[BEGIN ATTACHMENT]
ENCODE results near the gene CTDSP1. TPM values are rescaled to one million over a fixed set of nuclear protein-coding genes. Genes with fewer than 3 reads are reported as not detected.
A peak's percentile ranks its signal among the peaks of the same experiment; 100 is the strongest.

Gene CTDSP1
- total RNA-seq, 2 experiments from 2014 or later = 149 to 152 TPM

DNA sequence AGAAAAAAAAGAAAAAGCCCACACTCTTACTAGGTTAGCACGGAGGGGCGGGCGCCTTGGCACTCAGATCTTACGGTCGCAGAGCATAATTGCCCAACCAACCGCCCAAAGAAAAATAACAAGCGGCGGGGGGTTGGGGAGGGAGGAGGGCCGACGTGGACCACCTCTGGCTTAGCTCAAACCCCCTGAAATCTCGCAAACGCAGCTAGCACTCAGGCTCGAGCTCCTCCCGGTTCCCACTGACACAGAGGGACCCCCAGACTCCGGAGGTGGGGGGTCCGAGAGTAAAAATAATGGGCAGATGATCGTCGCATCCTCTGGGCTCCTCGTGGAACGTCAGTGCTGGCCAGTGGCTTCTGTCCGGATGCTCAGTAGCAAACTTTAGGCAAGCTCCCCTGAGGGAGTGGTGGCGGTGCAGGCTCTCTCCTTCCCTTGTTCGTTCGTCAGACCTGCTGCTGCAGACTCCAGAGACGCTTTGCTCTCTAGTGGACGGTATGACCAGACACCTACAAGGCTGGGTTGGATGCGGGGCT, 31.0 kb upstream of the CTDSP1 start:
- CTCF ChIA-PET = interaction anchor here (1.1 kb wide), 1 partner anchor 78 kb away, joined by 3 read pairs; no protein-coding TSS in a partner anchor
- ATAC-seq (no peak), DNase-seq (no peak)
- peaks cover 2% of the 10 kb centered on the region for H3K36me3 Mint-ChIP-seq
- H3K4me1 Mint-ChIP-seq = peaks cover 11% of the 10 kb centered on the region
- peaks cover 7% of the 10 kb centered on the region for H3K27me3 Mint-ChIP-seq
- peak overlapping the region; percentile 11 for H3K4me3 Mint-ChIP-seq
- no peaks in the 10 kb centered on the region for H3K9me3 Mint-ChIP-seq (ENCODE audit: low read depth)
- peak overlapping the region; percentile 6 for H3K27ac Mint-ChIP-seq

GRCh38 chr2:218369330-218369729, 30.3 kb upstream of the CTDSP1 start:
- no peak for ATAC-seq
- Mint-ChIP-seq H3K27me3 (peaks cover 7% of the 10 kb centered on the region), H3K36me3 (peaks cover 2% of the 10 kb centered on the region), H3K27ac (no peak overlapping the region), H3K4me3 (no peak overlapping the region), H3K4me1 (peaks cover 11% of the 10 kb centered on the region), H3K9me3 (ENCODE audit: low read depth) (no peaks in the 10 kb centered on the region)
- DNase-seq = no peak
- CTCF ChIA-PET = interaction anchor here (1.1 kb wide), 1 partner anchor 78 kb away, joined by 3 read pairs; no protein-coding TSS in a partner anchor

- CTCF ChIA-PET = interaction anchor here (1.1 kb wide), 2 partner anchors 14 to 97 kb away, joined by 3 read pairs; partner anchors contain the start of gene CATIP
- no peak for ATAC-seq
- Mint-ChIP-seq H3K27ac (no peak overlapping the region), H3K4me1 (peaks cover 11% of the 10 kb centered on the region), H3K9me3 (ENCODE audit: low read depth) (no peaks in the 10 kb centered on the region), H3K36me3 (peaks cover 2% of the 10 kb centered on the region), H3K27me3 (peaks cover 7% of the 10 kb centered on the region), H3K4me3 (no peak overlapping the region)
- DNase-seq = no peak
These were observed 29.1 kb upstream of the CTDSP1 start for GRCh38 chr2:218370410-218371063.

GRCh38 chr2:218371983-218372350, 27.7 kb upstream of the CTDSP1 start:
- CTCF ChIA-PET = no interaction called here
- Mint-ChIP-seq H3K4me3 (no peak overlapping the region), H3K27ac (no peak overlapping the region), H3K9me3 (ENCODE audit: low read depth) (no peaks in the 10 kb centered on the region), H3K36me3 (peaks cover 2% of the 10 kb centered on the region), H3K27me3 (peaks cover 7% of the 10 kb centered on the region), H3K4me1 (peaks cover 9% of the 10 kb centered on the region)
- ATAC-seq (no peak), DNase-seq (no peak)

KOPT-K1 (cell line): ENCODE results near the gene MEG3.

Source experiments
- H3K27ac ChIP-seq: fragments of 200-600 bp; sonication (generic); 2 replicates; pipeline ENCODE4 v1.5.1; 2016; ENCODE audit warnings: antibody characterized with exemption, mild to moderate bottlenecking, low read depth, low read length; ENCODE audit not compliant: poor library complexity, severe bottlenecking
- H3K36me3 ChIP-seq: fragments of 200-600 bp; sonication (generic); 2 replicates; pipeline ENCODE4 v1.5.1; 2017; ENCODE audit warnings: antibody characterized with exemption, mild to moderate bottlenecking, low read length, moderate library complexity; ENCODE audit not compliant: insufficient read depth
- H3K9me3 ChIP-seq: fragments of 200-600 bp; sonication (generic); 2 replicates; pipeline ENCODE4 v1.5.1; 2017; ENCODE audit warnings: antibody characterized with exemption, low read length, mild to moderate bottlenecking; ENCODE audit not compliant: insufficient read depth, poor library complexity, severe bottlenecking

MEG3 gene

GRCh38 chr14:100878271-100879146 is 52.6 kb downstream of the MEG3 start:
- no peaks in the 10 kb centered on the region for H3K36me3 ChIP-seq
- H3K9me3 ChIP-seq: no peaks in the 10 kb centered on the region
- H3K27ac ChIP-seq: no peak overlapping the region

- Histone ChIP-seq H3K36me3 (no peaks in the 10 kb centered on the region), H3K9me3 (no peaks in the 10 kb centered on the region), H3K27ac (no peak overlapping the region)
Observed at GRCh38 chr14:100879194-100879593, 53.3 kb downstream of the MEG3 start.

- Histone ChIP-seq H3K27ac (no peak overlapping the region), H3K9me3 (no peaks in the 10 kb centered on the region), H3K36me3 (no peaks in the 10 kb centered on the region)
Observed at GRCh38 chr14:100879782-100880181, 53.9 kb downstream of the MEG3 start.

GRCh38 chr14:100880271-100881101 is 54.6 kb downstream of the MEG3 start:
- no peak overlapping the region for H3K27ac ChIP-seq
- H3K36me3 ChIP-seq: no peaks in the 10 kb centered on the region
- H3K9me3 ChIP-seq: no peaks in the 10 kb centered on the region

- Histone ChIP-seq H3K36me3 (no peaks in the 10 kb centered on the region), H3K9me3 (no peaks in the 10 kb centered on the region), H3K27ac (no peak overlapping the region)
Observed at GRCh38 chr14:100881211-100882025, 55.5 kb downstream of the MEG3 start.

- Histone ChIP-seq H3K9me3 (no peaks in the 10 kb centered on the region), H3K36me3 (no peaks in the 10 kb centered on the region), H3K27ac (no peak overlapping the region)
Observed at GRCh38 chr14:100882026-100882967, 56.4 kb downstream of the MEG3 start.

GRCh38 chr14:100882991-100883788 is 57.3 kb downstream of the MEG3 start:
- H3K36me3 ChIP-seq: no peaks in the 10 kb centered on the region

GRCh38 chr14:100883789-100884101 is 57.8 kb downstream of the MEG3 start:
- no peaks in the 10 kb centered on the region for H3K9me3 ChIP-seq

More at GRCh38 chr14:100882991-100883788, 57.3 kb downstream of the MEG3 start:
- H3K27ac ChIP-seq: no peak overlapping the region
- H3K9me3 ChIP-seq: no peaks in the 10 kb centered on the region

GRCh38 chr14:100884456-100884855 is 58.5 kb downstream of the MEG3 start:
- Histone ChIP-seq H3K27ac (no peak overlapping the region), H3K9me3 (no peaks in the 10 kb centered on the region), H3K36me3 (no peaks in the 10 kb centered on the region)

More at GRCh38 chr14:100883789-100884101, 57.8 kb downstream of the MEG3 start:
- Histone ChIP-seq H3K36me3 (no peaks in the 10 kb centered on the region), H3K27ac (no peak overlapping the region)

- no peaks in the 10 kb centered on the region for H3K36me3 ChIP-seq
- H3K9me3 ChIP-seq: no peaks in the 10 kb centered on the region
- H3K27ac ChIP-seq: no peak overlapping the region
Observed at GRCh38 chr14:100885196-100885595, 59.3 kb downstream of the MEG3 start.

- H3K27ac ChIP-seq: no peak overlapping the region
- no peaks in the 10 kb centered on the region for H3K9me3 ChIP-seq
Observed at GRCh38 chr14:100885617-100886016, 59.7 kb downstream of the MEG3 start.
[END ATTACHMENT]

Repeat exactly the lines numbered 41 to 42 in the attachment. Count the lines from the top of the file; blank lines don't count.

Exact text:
Observed at GRCh38 chr14:100879782-100880181, 53.9 kb downstream of the MEG3 start.

GRCh38 chr14:100880271-100881101 is 54.6 kb downstream of the MEG3 start: